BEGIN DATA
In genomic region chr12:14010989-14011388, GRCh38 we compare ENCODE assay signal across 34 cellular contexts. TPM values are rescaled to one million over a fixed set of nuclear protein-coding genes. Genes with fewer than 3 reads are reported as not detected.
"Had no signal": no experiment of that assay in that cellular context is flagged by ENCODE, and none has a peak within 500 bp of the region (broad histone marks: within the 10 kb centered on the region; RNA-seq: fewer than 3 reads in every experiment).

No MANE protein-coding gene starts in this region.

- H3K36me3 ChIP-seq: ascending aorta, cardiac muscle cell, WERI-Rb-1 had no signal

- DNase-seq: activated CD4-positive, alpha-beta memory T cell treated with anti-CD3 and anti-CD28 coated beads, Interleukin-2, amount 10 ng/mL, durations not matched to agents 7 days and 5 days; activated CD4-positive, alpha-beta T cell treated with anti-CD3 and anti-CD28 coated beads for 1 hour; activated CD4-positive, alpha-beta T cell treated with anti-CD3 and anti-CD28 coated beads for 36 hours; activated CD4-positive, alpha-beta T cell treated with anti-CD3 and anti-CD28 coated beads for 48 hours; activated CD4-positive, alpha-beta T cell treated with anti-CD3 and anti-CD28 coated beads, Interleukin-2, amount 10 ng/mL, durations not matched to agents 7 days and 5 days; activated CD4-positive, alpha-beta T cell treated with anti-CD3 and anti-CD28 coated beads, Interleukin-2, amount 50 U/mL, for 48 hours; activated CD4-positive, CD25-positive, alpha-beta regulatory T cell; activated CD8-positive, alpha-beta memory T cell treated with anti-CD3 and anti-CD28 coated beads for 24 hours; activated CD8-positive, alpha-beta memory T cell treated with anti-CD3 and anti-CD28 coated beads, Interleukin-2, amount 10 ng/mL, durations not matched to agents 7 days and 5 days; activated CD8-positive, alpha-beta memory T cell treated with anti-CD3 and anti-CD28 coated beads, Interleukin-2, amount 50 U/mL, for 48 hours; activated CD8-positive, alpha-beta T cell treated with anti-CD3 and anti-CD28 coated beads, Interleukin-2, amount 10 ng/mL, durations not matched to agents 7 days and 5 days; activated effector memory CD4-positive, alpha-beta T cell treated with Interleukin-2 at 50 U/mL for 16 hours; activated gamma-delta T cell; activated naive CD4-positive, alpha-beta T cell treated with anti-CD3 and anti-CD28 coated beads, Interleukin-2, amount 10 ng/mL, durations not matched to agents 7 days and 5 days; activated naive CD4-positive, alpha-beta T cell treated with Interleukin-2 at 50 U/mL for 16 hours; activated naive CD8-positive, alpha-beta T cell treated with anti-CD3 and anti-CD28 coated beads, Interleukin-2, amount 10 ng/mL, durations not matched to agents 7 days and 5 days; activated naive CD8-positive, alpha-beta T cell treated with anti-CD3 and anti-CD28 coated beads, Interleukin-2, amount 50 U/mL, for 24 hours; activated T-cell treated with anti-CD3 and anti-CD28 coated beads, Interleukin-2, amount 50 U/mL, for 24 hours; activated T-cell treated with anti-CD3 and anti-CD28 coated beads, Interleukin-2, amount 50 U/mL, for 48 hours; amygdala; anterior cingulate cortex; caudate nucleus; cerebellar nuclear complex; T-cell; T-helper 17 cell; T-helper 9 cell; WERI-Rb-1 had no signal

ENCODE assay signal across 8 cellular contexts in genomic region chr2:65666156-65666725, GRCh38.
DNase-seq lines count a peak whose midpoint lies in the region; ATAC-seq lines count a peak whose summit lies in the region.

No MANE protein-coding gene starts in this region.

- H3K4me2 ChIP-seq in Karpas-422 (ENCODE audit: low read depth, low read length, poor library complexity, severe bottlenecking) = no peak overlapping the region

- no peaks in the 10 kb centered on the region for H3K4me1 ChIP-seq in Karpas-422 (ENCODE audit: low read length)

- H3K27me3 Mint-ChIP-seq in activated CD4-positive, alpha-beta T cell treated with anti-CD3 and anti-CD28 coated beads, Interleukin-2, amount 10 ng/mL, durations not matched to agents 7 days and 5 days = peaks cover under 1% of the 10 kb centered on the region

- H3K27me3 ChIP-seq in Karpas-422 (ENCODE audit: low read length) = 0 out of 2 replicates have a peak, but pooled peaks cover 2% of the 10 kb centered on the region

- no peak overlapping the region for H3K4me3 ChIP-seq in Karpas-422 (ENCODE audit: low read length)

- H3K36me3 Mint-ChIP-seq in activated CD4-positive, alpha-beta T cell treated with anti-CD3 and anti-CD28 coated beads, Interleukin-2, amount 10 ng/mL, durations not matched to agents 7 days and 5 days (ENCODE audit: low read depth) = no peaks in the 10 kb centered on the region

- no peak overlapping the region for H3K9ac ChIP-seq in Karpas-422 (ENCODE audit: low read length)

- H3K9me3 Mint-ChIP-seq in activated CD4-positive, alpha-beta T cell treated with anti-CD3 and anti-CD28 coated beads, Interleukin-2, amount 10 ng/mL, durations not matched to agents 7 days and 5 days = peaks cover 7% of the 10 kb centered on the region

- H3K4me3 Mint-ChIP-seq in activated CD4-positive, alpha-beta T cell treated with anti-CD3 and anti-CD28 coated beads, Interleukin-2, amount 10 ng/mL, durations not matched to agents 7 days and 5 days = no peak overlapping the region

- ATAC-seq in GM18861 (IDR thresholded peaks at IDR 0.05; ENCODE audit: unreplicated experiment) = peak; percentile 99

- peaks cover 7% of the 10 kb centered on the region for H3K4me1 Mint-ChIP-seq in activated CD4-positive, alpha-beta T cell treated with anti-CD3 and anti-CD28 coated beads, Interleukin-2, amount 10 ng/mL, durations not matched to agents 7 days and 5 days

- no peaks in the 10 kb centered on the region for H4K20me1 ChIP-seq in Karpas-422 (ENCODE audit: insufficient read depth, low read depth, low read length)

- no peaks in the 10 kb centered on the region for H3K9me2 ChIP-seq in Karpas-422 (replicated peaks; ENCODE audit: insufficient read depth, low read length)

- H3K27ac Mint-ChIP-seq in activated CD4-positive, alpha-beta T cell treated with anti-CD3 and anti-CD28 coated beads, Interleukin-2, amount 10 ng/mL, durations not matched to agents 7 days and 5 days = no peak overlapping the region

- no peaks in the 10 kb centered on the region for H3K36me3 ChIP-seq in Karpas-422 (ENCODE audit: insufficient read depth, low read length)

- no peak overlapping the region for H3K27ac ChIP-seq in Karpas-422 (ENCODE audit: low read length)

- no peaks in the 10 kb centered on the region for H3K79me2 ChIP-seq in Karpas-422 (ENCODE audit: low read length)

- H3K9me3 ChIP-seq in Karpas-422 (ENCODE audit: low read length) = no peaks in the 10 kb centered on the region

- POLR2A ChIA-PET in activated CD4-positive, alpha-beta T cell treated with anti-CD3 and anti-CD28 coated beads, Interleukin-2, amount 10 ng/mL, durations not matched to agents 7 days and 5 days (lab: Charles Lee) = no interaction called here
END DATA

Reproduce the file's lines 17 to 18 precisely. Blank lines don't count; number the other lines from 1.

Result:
- H3K4me3 Mint-ChIP-seq in activated CD4-positive, alpha-beta T cell treated with anti-CD3 and anti-CD28 coated beads, Interleukin-2, amount 10 ng/mL, durations not matched to agents 7 days and 5 days = no peak overlapping the region

- ATAC-seq in GM18861 (IDR thresholded peaks at IDR 0.05; ENCODE audit: unreplicated experiment) = peak; percentile 99